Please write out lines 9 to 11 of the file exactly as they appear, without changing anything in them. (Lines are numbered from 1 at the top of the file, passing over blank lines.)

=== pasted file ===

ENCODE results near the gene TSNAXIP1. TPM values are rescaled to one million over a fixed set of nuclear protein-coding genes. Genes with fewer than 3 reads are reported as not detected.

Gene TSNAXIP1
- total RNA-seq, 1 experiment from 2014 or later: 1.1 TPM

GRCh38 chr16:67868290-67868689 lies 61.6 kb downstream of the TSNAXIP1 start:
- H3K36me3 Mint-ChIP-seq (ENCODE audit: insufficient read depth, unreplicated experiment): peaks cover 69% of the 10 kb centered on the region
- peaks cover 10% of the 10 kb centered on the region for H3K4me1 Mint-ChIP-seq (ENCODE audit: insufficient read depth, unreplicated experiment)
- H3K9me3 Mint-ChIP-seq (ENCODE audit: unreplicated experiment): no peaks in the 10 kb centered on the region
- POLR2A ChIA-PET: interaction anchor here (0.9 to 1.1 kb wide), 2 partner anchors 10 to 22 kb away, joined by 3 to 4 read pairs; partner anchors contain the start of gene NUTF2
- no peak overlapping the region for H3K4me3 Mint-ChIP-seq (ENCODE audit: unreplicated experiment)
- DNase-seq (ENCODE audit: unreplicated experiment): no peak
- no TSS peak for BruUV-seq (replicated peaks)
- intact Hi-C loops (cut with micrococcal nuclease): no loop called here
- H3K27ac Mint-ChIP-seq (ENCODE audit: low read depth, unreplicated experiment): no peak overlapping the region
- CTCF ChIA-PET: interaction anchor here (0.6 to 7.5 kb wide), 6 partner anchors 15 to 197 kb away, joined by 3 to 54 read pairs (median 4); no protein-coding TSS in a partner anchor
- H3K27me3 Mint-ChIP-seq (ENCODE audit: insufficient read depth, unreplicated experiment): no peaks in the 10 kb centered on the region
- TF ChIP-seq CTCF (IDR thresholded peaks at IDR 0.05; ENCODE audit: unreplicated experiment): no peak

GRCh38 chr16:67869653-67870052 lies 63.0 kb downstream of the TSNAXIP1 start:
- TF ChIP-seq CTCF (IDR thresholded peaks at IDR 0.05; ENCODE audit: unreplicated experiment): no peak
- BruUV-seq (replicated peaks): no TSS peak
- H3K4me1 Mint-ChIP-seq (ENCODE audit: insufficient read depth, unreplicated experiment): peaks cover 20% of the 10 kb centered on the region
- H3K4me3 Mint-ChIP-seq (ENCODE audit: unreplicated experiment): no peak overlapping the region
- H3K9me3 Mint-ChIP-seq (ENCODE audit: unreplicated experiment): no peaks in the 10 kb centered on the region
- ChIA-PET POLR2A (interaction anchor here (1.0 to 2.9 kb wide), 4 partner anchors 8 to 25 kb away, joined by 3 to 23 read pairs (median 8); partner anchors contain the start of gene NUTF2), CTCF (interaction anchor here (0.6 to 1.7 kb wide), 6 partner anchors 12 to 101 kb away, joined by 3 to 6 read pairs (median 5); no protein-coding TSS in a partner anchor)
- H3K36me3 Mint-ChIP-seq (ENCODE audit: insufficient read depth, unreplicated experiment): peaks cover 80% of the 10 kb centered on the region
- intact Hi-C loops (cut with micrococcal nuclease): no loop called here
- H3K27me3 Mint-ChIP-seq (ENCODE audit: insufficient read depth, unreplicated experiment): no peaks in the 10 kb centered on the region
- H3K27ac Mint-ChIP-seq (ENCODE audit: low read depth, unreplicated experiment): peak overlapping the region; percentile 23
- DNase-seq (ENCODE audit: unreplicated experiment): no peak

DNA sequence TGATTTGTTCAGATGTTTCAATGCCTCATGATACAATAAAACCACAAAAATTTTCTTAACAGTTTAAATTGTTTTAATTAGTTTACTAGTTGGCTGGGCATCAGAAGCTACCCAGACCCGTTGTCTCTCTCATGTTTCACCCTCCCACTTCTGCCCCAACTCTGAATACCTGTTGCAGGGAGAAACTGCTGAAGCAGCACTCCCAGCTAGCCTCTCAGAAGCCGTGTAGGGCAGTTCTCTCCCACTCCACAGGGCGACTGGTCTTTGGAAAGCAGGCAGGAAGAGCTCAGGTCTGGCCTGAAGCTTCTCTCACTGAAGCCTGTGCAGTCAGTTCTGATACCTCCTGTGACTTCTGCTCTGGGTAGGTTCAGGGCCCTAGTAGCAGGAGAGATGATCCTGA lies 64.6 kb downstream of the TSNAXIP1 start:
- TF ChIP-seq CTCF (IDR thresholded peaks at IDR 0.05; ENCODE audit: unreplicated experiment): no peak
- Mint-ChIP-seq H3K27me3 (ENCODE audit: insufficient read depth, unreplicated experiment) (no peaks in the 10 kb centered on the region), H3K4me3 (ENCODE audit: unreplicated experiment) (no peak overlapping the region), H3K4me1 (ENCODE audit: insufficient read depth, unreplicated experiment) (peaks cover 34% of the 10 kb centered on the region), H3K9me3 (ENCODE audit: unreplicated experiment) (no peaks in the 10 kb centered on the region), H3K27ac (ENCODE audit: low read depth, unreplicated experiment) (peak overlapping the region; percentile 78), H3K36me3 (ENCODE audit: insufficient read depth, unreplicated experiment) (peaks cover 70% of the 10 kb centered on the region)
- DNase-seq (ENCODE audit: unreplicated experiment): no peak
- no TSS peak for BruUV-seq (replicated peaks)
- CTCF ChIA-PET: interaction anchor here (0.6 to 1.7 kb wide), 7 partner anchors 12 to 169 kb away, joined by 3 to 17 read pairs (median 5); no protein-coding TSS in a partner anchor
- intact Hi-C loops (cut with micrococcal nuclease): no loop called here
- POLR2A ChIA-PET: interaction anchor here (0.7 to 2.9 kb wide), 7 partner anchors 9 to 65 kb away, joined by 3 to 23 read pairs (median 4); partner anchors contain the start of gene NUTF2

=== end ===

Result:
- no peak overlapping the region for H3K4me3 Mint-ChIP-seq (ENCODE audit: unreplicated experiment)
- DNase-seq (ENCODE audit: unreplicated experiment): no peak
- no TSS peak for BruUV-seq (replicated peaks)